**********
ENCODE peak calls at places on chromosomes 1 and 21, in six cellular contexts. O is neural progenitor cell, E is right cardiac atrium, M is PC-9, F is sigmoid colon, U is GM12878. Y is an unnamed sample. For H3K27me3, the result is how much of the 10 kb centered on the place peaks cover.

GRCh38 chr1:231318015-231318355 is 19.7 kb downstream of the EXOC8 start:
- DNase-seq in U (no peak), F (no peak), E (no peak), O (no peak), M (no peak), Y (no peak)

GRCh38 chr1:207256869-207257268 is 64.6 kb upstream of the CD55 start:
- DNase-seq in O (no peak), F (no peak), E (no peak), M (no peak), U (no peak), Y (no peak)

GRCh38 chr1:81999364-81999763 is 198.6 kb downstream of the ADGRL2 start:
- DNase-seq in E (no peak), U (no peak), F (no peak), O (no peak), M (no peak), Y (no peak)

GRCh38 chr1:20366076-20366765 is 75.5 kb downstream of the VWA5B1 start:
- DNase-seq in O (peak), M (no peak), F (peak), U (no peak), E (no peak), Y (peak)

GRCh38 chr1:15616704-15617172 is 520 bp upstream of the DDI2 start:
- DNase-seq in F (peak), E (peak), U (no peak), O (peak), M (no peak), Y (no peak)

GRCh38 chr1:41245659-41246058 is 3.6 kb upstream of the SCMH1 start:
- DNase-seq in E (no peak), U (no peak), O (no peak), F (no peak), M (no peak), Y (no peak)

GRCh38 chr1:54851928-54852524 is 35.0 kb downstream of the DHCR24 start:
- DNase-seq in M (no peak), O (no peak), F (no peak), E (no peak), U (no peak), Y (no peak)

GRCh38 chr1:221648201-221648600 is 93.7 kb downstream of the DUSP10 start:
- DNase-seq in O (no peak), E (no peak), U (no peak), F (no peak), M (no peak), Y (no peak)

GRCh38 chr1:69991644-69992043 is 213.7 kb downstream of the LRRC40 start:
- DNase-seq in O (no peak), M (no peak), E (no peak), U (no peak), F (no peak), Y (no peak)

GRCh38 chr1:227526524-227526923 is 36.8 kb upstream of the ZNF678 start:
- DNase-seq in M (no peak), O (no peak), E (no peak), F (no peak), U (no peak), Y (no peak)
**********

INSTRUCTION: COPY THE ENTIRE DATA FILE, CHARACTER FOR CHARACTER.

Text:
ENCODE peak calls at places on chromosomes 1 and 21, in six cellular contexts. O is neural progenitor cell, E is right cardiac atrium, M is PC-9, F is sigmoid colon, U is GM12878. Y is an unnamed sample. For H3K27me3, the result is how much of the 10 kb centered on the place peaks cover.

GRCh38 chr1:231318015-231318355 is 19.7 kb downstream of the EXOC8 start:
- DNase-seq in U (no peak), F (no peak), E (no peak), O (no peak), M (no peak), Y (no peak)

GRCh38 chr1:207256869-207257268 is 64.6 kb upstream of the CD55 start:
- DNase-seq in O (no peak), F (no peak), E (no peak), M (no peak), U (no peak), Y (no peak)

GRCh38 chr1:81999364-81999763 is 198.6 kb downstream of the ADGRL2 start:
- DNase-seq in E (no peak), U (no peak), F (no peak), O (no peak), M (no peak), Y (no peak)

GRCh38 chr1:20366076-20366765 is 75.5 kb downstream of the VWA5B1 start:
- DNase-seq in O (peak), M (no peak), F (peak), U (no peak), E (no peak), Y (peak)

GRCh38 chr1:15616704-15617172 is 520 bp upstream of the DDI2 start:
- DNase-seq in F (peak), E (peak), U (no peak), O (peak), M (no peak), Y (no peak)

GRCh38 chr1:41245659-41246058 is 3.6 kb upstream of the SCMH1 start:
- DNase-seq in E (no peak), U (no peak), O (no peak), F (no peak), M (no peak), Y (no peak)

GRCh38 chr1:54851928-54852524 is 35.0 kb downstream of the DHCR24 start:
- DNase-seq in M (no peak), O (no peak), F (no peak), E (no peak), U (no peak), Y (no peak)

GRCh38 chr1:221648201-221648600 is 93.7 kb downstream of the DUSP10 start:
- DNase-seq in O (no peak), E (no peak), U (no peak), F (no peak), M (no peak), Y (no peak)

GRCh38 chr1:69991644-69992043 is 213.7 kb downstream of the LRRC40 start:
- DNase-seq in O (no peak), M (no peak), E (no peak), U (no peak), F (no peak), Y (no peak)

GRCh38 chr1:227526524-227526923 is 36.8 kb upstream of the ZNF678 start:
- DNase-seq in M (no peak), O (no peak), E (no peak), F (no peak), U (no peak), Y (no peak)